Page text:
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Outside Shooter Book Review

October 22, 2003 Columns No Comments



Philip Raisor’s Outside Shooter

Review by Adam Shandler

Not everyone can say they were on the winning side of the most enchanting games in basketball history. And for that matter, not many can say they were on the losing side of those games either. But Phil Raisor can, and those losses make his memoir, Outside Shooter, all the more interesting.


Outside Shooter is Raisor’s Forrest Gumpian autobiography of an Indiana boy who, as a player, gets caught up in the mania of high school basketball, witnesses the injustices done to his fellow man in a time of American transition, and manages to fall in love along the way.

Raisor’s bumpy road to adulthood and world awareness begins in 1954 in his hometown of Muncie, Indiana – a place that inhales basketball. Muncie’s Bearcats are taking on tiny Milan for the state championship in Indianapolis. And guess what…tiny Milan wins. Sound familiar? That’s right, the Muncie-Milan game was the very contest upon which the movie Hoosiers was based, only Raisor’s account has a different ending. In film, TV and books, hearing the story from the losing side may not be too popular, but as Raisor puts it “this is just one event in a string of other events that shaped a person’s mind”, so this historic hiccup is not the be-all end all of the story. In fact, the Muncie-Milan game, and later his Wilt Chamberlain-led Jayhawks’ loss to Carolina in ’57, are but mere dings compared to some of the fender benders of Raisor’s young adult life.

A brawl with a neighborhood bully – a fracas that would haunt Raisor and metaphorize itself until his college days – is where this string of events begins. It’s an early turning point that instilled “the fight” in the author. Once that foundation is laid down, Raisor develops an accumulation of the understanding of people that culminates dramatically in his college years. An especially poignant moment occurs during a 1955 postseason game between Raisor’s Muncie Bearcats and the formidable, all-black Crispus Attucks of Indianapolis. It is here that Raisor observes the connection between teammate John Casterlow, one of the few black players on Muncie, and rival Oscar Robertson. The basketball rivalry between the two players is meaningless, because amidst the cacophony of racist catcalls, the two titans recognized how together – and alone – they were in 1950’s America.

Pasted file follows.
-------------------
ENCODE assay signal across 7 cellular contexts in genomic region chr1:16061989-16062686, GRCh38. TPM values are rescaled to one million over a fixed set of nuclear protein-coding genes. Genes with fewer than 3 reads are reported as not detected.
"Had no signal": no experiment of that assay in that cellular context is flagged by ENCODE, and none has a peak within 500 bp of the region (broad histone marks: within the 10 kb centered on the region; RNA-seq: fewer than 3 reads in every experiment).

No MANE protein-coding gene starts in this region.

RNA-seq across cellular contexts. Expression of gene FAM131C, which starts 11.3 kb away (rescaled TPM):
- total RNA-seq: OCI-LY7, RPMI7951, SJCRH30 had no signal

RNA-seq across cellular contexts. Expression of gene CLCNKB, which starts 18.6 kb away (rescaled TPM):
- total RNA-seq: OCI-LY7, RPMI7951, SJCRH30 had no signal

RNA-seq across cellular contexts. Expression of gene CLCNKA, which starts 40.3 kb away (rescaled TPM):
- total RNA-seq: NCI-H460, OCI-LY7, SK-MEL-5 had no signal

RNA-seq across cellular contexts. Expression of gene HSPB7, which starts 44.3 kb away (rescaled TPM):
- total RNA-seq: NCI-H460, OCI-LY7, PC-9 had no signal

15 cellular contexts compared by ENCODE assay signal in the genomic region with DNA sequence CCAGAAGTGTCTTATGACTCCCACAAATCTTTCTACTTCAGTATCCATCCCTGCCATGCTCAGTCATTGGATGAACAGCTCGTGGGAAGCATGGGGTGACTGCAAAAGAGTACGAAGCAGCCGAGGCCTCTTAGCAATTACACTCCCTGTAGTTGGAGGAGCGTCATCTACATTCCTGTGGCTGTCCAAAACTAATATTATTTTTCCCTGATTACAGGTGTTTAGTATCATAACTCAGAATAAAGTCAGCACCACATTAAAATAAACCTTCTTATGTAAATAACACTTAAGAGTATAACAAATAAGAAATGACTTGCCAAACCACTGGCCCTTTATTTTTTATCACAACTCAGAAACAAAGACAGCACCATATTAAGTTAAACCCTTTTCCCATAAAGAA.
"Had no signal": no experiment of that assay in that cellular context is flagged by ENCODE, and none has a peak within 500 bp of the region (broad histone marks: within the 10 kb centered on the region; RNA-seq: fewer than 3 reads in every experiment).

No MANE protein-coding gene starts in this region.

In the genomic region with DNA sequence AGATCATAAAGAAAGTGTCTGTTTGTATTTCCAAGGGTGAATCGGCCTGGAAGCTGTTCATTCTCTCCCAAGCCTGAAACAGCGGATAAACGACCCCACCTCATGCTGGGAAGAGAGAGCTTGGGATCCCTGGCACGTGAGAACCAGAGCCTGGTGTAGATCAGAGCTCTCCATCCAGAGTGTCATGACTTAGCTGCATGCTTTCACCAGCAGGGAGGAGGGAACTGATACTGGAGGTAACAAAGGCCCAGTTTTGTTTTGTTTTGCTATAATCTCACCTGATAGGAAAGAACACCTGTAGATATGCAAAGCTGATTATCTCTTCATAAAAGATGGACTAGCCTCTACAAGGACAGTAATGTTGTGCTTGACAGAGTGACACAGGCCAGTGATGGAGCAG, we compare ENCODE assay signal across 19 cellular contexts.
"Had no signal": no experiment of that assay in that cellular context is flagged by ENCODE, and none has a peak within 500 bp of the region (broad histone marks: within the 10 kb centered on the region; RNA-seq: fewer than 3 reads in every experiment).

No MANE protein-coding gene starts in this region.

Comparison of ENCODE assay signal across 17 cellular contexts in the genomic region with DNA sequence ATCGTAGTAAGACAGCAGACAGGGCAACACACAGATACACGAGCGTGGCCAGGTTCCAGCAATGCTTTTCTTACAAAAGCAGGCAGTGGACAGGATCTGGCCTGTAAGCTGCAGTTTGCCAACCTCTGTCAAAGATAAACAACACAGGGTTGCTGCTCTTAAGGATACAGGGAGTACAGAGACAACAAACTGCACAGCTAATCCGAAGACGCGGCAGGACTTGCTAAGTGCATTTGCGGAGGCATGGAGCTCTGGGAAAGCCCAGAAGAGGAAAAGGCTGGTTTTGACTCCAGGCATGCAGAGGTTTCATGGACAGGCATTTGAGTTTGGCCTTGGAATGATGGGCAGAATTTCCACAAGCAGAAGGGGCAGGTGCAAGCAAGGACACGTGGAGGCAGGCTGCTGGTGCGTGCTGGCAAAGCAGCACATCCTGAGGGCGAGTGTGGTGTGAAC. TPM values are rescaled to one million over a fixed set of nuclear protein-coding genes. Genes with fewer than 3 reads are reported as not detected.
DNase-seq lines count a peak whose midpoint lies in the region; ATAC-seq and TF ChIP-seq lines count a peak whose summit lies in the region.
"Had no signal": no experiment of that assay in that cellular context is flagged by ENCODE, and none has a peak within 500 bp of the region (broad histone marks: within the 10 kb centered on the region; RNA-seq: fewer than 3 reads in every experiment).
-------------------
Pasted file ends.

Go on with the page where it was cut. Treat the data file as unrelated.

It is Casterlow’s tragic course that would later inspire Raisor when the author transfers from Kansas to LSU. Baton Rouge, 1960 – a historical land mine.

As if being an open-minded, book-lovin’ jock among cornfed, good ol’ boys wasn’t enough – not to mention being a new husband and father – Raisor and his cohorts attempt to desegregate the LSU campus through a petition-signing campaign. One can only imagine the resistance these freedom fighters encounter.

Outside Shooter starts and ends at just the right points. With his unapologetic imagery of Muncie’s social and geographic landscape, Raisor offers a good sense of the pre-Milan-Muncie buildup and how the loss shook his fair hometown. And when the book wraps, you do get the feeling that Raisor learned a few things – about himself and other people – along the way.

Raisor, now an English professor at Old Dominion, occasionally speaks in a down-home, aw-shucks Midwestern vernacular, a device that was no doubt used intentionally to reinforce his Indiana roots. But if you stick with the story, you’ll experience a growing maturity in the author’s language that parallels his maturity as a person. More simply put, Raisor shakes out the hayseeds as he shakes out his innocence. And give Raisor a little slack on some of his long, hard emotional purging (hey, this is a memoir, after all) because you’ll see that they simply add to the layering of the many hurdles he must overcome.

Also See: Adam’s Conversation with Philip Raisor.

     

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